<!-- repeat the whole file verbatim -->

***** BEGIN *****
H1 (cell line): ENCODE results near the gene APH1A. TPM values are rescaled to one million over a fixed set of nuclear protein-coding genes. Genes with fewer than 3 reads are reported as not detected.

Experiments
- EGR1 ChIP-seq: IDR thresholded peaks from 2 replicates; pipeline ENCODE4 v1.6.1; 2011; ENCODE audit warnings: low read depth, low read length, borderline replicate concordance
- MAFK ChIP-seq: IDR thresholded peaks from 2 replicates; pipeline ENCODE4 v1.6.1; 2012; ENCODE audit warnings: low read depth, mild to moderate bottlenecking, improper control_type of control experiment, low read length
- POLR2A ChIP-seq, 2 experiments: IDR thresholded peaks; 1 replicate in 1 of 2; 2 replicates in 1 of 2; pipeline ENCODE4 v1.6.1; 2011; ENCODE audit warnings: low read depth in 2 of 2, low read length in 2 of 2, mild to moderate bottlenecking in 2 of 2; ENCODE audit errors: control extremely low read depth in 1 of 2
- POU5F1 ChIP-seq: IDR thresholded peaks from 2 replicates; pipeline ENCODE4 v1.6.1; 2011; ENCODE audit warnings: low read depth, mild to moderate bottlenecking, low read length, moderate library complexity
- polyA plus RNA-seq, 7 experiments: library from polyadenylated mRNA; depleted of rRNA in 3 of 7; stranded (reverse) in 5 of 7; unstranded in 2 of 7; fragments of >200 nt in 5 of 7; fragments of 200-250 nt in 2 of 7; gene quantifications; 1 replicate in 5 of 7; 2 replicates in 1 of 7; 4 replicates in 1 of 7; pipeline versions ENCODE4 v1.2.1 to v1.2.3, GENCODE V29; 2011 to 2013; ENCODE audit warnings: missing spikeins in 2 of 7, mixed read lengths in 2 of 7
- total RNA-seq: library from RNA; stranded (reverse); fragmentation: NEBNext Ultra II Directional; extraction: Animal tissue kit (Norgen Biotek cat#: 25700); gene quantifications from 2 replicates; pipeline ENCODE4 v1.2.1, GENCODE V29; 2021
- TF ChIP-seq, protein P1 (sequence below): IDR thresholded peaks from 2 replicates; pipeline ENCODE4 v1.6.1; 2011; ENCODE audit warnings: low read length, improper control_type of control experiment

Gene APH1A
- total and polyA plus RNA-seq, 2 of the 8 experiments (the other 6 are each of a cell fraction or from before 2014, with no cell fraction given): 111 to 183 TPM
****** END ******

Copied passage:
H1 (cell line): ENCODE results near the gene APH1A. TPM values are rescaled to one million over a fixed set of nuclear protein-coding genes. Genes with fewer than 3 reads are reported as not detected.

Experiments
- EGR1 ChIP-seq: IDR thresholded peaks from 2 replicates; pipeline ENCODE4 v1.6.1; 2011; ENCODE audit warnings: low read depth, low read length, borderline replicate concordance
- MAFK ChIP-seq: IDR thresholded peaks from 2 replicates; pipeline ENCODE4 v1.6.1; 2012; ENCODE audit warnings: low read depth, mild to moderate bottlenecking, improper control_type of control experiment, low read length
- POLR2A ChIP-seq, 2 experiments: IDR thresholded peaks; 1 replicate in 1 of 2; 2 replicates in 1 of 2; pipeline ENCODE4 v1.6.1; 2011; ENCODE audit warnings: low read depth in 2 of 2, low read length in 2 of 2, mild to moderate bottlenecking in 2 of 2; ENCODE audit errors: control extremely low read depth in 1 of 2
- POU5F1 ChIP-seq: IDR thresholded peaks from 2 replicates; pipeline ENCODE4 v1.6.1; 2011; ENCODE audit warnings: low read depth, mild to moderate bottlenecking, low read length, moderate library complexity
- polyA plus RNA-seq, 7 experiments: library from polyadenylated mRNA; depleted of rRNA in 3 of 7; stranded (reverse) in 5 of 7; unstranded in 2 of 7; fragments of >200 nt in 5 of 7; fragments of 200-250 nt in 2 of 7; gene quantifications; 1 replicate in 5 of 7; 2 replicates in 1 of 7; 4 replicates in 1 of 7; pipeline versions ENCODE4 v1.2.1 to v1.2.3, GENCODE V29; 2011 to 2013; ENCODE audit warnings: missing spikeins in 2 of 7, mixed read lengths in 2 of 7
- total RNA-seq: library from RNA; stranded (reverse); fragmentation: NEBNext Ultra II Directional; extraction: Animal tissue kit (Norgen Biotek cat#: 25700); gene quantifications from 2 replicates; pipeline ENCODE4 v1.2.1, GENCODE V29; 2021
- TF ChIP-seq, protein P1 (sequence below): IDR thresholded peaks from 2 replicates; pipeline ENCODE4 v1.6.1; 2011; ENCODE audit warnings: low read length, improper control_type of control experiment

Gene APH1A
- total and polyA plus RNA-seq, 2 of the 8 experiments (the other 6 are each of a cell fraction or from before 2014, with no cell fraction given): 111 to 183 TPM